Home Datacenter Understanding the 3PAR difference in array architecture

Understanding the 3PAR difference in array architecture

by Philip Sellers

I have been working on this post for well over a year, but it never made it out of my drafts because I didn’t feel comfortable with 3PAR.  That all changed this year with the purchase and implementation of two 3PAR StoreServ 7000 series arrays.  As an HP EVA customer, 3PAR has always been a compelling alternative, even before HP’s acquisition.  The technology looked like close cousins to me.  With HP’s introduction of the 7000 series at the end of 2012, it became even more clear this would be our future storage platform and I suspect the future platform for many EVA customers.  This post is the first in a multi-part series about 3PAR from an EVA administrator’s point of view.  

3PAR for EVA Administrator

Close cousins, but different in important ways

Bottlenecks and single-points-of-failure seem to be the two things I combat most as a systems administrator.  As a systems admin, you try and identify these points and plan for redundancy and capacity.  We have to serve as the realists and the ‘doom-and-gloom’ guys because we plan for the worst case.  When applying that concept to storage, it meant that we must purchase an array for our peak performance periods and we would need to often purchase more arrays to combat the problem of at most two controllers in an modular array.

But, newer arrays have come to market with much different architectures which directly combat the bottleneck problems we have traditionally observed in modular arrays.  We have seen industry standard servers employed at storage controllers over a cluster of systems to create arrays (like HP’s Lefthand or VMware VSA solutions) and we have seen scale up architecures like the 3PAR StoreServ arrays which have an active-active mesh of up to 8 controllers to increase the performance.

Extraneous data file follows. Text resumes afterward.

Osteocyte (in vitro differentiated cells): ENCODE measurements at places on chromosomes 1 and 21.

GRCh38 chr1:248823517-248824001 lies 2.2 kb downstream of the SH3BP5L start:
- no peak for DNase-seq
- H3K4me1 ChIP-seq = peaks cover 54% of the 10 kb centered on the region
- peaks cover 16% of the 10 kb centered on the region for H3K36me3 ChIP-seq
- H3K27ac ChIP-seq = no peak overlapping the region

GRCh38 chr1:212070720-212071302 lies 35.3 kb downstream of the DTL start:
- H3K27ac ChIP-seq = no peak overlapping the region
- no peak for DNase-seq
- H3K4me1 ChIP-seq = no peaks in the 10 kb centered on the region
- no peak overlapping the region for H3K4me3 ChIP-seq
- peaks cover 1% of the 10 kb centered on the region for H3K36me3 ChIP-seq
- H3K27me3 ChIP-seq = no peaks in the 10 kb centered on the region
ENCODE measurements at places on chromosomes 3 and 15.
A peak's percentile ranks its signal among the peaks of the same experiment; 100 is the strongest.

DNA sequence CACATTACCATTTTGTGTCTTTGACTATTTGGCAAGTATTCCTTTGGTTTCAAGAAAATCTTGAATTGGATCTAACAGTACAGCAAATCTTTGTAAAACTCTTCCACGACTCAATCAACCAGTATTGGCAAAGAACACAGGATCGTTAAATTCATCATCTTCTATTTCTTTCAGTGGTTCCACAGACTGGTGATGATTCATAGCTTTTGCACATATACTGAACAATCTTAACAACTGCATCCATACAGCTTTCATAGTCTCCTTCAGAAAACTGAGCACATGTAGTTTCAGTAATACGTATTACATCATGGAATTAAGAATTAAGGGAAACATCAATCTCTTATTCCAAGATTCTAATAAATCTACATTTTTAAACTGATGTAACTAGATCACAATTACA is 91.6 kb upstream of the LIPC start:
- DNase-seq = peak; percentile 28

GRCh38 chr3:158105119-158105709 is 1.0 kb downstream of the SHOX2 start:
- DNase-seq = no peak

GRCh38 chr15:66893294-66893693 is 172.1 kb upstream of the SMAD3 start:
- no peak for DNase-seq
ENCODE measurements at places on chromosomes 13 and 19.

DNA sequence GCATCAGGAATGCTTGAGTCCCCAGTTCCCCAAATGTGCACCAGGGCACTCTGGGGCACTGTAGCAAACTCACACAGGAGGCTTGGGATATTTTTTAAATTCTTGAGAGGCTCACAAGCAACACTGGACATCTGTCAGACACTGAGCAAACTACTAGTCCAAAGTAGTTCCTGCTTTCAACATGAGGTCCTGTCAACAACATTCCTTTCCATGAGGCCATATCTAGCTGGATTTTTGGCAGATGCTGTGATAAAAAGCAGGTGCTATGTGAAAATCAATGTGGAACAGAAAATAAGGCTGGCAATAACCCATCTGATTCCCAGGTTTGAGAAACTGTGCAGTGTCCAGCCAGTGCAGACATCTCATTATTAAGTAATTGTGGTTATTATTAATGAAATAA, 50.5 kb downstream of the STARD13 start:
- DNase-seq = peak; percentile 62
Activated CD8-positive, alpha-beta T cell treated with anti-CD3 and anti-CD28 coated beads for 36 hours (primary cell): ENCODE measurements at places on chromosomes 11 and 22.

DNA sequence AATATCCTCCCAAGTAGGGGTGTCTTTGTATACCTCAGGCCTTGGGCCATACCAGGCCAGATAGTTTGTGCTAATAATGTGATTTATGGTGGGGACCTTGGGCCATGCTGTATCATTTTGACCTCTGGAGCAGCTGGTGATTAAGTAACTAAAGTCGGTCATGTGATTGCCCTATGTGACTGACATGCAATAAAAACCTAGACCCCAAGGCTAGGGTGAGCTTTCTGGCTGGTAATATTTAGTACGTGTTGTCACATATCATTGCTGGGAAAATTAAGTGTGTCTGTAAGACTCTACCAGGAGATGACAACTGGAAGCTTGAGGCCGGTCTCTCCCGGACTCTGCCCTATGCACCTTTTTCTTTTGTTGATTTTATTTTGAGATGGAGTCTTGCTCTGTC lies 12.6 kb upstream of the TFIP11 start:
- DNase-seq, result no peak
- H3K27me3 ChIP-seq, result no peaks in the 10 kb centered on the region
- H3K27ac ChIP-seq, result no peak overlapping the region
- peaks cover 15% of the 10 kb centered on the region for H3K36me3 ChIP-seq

3PAR Active Mesh ArchitectureThe active mesh architecture is the first big difference between our EVA’s and a 3PAR StoreServ.  In an EVA, only a single controller may truly access and control a LUN at any given time.  Any requests received through the other controller are simply proxied over and handled by the controlling controller.  In the 3PAR, all controller nodes access and own the LUN and can service requests to it.  All of this activity is sent across a passive, full-mesh backplane which connects the controller nodes to each other and to the storage shelves.  The nodes are connected across high-speed links (800 Mbps in each direction), but also have a low-speed RS-232 serial link for redundancy for control information between nodes in case the main links fail.

The second difference in architecture is related to scale and modularity.  When you purchase an EVA, you get two controllers and that’s all it’ll ever have.  With a 3PAR array, you can start with two controllers and scale up to a total of 8 controller nodes as your needs increase, depending on the line.  The 3PAR StoreServ 7200 is limited to 2 controllers and the 7400 can scale from 2 to 4 controllers, while the 10000 series continues to scale to 8 controller nodes.  This is a particular advantage when looking at cloud architecture which has increased the overall utilization of controllers and taxed them to the point of bottleneck on my arrays.  HP has touted the P10000 3PAR method of modular controllers as the answer to cloud scale issues.  While administrators must still size arrays to the peak, there is some ability to purchase what is needed and then scale up the controllers for the future, where its not possible today in the EVA line.